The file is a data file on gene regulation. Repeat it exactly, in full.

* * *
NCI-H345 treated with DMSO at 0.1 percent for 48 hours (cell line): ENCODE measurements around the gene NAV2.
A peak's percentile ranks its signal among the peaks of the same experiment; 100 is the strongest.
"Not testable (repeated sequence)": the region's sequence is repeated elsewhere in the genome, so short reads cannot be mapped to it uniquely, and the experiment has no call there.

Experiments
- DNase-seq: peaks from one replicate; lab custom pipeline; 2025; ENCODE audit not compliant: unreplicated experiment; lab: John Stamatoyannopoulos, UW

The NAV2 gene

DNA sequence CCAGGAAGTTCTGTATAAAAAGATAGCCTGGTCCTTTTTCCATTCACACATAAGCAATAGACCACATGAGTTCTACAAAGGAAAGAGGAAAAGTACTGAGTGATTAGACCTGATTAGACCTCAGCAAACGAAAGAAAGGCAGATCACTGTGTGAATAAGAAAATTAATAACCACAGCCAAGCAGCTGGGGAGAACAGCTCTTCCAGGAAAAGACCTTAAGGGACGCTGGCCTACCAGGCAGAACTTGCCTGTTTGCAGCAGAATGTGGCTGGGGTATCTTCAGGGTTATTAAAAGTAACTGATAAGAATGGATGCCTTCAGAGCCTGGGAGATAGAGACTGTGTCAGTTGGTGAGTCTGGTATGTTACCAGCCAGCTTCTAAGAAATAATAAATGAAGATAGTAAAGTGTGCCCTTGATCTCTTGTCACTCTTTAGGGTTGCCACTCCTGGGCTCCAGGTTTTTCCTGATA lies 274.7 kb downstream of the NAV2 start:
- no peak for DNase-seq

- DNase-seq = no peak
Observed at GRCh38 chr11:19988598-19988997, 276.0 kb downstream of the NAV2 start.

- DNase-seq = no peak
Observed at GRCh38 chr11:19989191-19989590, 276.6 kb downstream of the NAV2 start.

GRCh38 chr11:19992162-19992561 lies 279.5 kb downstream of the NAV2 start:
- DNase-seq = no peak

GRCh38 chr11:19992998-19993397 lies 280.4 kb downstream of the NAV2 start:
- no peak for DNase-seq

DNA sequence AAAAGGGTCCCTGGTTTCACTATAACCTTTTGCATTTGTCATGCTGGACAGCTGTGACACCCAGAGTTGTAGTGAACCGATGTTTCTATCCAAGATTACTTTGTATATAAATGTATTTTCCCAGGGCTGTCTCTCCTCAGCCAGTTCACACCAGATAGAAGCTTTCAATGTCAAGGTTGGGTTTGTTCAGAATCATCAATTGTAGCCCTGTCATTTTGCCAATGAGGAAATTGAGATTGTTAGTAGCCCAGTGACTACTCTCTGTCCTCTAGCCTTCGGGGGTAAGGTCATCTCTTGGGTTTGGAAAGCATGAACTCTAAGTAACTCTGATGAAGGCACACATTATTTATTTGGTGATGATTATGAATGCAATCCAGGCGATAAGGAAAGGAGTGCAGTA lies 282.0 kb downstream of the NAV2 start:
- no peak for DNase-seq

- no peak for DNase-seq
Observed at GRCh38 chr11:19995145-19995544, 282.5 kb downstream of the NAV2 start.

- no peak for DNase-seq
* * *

NCI-H345 treated with DMSO at 0.1 percent for 48 hours (cell line): ENCODE measurements around the gene NAV2.
A peak's percentile ranks its signal among the peaks of the same experiment; 100 is the strongest.
"Not testable (repeated sequence)": the region's sequence is repeated elsewhere in the genome, so short reads cannot be mapped to it uniquely, and the experiment has no call there.

Experiments
- DNase-seq: peaks from one replicate; lab custom pipeline; 2025; ENCODE audit not compliant: unreplicated experiment; lab: John Stamatoyannopoulos, UW

The NAV2 gene

DNA sequence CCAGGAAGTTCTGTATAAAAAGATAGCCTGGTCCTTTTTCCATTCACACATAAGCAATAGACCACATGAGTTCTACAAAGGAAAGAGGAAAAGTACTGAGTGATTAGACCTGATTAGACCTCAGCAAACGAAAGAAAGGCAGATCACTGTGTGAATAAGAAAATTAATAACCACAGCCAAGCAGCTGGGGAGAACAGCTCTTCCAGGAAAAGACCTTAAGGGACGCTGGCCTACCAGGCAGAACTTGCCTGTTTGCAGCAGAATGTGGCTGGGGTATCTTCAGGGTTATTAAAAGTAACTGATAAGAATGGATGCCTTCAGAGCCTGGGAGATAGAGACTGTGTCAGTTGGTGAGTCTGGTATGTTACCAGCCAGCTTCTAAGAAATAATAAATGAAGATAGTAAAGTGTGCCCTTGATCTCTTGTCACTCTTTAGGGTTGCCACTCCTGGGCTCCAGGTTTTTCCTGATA lies 274.7 kb downstream of the NAV2 start:
- no peak for DNase-seq

- DNase-seq = no peak
Observed at GRCh38 chr11:19988598-19988997, 276.0 kb downstream of the NAV2 start.

- DNase-seq = no peak
Observed at GRCh38 chr11:19989191-19989590, 276.6 kb downstream of the NAV2 start.

GRCh38 chr11:19992162-19992561 lies 279.5 kb downstream of the NAV2 start:
- DNase-seq = no peak

GRCh38 chr11:19992998-19993397 lies 280.4 kb downstream of the NAV2 start:
- no peak for DNase-seq

DNA sequence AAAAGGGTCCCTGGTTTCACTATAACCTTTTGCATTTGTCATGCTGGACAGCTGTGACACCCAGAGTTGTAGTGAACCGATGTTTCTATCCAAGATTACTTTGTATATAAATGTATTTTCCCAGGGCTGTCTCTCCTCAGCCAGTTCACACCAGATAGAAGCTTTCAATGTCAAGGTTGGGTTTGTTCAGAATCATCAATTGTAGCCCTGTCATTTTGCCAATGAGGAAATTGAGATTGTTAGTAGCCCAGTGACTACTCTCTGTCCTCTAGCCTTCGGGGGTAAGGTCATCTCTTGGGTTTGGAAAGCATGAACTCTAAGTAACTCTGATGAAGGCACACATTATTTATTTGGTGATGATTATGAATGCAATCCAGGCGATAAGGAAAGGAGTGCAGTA lies 282.0 kb downstream of the NAV2 start:
- no peak for DNase-seq

- no peak for DNase-seq
Observed at GRCh38 chr11:19995145-19995544, 282.5 kb downstream of the NAV2 start.

- no peak for DNase-seq